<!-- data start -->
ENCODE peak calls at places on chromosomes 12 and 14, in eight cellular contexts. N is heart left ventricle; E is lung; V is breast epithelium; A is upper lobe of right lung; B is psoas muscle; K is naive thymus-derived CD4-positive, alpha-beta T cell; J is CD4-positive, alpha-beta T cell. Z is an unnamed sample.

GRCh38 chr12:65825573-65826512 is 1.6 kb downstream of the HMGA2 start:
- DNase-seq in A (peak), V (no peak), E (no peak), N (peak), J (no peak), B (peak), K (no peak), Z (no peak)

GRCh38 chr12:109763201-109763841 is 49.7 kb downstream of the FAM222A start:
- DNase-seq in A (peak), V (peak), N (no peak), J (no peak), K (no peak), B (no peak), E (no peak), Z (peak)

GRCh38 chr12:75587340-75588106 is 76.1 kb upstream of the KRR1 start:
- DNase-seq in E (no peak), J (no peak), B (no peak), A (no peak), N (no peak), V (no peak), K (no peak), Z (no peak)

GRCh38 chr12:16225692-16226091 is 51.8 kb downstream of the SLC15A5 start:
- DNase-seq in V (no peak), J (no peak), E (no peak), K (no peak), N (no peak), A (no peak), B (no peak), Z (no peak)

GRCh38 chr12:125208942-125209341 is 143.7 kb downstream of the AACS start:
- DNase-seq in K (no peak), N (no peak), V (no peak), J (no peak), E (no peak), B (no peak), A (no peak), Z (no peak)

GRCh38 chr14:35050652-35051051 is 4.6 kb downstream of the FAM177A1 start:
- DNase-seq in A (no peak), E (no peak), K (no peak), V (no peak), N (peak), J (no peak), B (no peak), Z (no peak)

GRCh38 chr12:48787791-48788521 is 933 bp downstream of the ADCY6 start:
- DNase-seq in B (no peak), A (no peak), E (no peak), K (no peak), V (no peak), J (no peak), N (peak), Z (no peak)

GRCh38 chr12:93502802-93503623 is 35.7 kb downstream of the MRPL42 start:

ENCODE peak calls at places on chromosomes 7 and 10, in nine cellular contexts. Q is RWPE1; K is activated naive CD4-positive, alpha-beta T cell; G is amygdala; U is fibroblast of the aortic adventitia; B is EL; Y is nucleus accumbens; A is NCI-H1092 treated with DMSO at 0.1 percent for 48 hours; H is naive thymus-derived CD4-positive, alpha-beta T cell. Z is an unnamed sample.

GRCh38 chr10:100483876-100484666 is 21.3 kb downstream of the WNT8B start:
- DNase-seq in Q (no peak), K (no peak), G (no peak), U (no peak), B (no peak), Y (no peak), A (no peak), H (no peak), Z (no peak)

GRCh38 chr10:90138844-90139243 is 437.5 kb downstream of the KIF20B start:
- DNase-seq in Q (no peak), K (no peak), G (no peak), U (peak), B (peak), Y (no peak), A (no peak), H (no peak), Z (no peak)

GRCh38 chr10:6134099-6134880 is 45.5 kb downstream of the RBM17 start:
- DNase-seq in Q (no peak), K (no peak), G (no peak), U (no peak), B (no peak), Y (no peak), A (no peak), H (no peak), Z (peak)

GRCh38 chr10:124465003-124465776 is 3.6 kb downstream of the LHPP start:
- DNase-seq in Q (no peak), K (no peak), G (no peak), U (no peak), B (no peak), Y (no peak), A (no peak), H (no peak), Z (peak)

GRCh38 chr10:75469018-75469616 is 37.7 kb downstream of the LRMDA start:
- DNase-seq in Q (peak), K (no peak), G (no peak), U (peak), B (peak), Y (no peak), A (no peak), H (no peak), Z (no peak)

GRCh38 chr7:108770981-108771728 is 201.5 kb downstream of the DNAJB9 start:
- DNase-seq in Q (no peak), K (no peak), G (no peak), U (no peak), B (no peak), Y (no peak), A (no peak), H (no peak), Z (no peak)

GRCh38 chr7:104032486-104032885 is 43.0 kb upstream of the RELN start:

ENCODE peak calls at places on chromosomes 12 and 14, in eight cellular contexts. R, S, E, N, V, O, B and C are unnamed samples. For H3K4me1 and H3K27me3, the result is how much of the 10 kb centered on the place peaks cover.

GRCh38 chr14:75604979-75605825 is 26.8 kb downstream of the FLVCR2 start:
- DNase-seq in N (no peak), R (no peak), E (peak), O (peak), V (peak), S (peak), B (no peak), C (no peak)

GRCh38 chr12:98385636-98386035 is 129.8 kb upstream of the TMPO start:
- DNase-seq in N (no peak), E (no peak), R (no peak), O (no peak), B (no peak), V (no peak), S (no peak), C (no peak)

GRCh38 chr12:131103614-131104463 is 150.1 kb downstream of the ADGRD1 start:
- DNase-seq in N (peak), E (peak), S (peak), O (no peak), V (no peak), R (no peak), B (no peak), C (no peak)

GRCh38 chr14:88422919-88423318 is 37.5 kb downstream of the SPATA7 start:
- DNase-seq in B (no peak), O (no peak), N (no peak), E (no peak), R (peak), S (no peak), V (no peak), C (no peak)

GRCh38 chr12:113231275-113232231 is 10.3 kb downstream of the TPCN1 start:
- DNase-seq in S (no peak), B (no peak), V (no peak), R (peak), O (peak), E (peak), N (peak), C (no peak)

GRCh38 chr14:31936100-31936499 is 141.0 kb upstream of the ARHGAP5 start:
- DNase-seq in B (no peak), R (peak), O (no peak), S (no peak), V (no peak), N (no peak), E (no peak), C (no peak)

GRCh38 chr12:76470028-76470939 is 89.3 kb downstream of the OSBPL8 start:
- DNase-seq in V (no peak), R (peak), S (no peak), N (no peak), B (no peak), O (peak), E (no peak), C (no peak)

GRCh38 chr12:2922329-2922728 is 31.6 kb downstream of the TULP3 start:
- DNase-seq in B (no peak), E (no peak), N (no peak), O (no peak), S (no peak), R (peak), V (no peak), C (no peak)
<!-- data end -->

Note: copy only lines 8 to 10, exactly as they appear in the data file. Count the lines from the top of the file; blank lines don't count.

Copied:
GRCh38 chr12:16225692-16226091 is 51.8 kb downstream of the SLC15A5 start:
- DNase-seq in V (no peak), J (no peak), E (no peak), K (no peak), N (no peak), A (no peak), B (no peak), Z (no peak)

GRCh38 chr12:125208942-125209341 is 143.7 kb downstream of the AACS start: